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[Bug 18339] When the parent element is not an HTML element, what directionality is inherited?

From: <bugzilla@jessica.w3.org>
Date: Mon, 27 Aug 2012 15:11:45 +0000
Message-Id: <E1T60yf-0000ES-36@jessica.w3.org>
To: public-i18n-bidi@w3.org

--- Comment #5 from Aharon Lanin <aharon.lists.lanin@gmail.com> 2012-08-27 15:11:44 UTC ---
(In reply to comment #4)
> An element can have
>   - LTR directionality
>   - RTL directionality
>   - no directionality
> http://www.w3.org/TR/selectors4/#the-dir-pseudo

I do not see where the link above or the current HTML5 spec say that an element
can have no directionality. As far as I understand, it is always either LTR or

> There are various possibilities, here are the three I can think of:
>   - All elements, whether they are HTML or not, have a directionality.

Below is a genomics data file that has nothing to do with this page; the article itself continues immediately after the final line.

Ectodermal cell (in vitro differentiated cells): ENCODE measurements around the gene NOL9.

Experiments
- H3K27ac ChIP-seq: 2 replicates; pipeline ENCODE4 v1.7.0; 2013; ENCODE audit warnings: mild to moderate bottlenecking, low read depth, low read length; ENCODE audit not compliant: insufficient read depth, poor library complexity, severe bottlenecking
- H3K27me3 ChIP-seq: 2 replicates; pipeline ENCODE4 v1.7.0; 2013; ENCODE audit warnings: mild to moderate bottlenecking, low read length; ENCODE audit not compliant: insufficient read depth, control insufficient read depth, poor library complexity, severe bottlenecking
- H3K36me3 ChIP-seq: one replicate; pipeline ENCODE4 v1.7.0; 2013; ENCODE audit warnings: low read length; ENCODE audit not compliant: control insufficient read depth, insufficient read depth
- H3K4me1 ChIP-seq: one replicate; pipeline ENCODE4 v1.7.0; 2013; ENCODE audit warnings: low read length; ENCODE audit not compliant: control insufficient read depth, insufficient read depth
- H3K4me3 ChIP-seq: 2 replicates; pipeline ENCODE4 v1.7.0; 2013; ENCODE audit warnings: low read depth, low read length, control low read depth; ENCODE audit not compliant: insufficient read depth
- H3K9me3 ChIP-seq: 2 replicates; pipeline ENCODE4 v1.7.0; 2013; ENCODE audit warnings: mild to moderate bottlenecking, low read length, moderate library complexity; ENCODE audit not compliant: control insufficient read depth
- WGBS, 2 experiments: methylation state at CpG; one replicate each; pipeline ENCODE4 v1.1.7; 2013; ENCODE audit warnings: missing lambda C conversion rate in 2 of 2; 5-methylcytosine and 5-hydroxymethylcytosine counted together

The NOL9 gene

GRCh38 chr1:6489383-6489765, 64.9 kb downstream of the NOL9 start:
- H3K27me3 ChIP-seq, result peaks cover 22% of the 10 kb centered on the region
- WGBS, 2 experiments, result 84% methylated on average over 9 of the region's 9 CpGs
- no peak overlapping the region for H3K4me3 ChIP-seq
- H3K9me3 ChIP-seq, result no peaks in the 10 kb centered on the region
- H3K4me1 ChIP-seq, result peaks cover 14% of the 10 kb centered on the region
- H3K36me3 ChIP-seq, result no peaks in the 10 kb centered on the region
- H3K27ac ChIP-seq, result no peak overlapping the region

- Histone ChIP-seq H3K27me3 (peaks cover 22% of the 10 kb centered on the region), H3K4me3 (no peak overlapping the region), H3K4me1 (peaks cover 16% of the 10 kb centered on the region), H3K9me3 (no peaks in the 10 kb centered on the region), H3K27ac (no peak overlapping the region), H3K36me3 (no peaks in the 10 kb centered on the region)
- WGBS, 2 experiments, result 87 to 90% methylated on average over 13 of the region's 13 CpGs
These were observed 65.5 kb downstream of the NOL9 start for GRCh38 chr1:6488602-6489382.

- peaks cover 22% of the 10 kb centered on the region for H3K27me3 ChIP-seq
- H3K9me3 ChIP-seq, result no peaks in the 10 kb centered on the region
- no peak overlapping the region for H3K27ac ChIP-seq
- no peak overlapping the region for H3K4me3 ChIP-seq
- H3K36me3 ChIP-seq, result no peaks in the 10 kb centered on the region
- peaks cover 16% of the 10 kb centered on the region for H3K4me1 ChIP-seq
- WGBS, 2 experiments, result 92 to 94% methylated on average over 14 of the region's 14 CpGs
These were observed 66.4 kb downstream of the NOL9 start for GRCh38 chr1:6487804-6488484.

And, presumably, it is inherited from the parent if not set through an explicit
dir attribute. This seems like the obvious approach to me.

>   - Non-HTML elements do not have a directionality, but directionality
>     inherits through them. (This would be represented by two binary
>     states: whether the element is LTR or RTL, and whether the element
>     has a directionality or no.)

What would be the utility of having such a fine distinction?

>   - As bz proposed, HTML children of elements without a directionality
>     inherit LTR.

But this would break current RTL pages that use non-HTML elements. And it would
mean that, by default, the children would have LTR directionality but RTL
direction (when the grandfather is RTL). Seems like a big mess to me.

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Received on Monday, 27 August 2012 15:11:54 UTC

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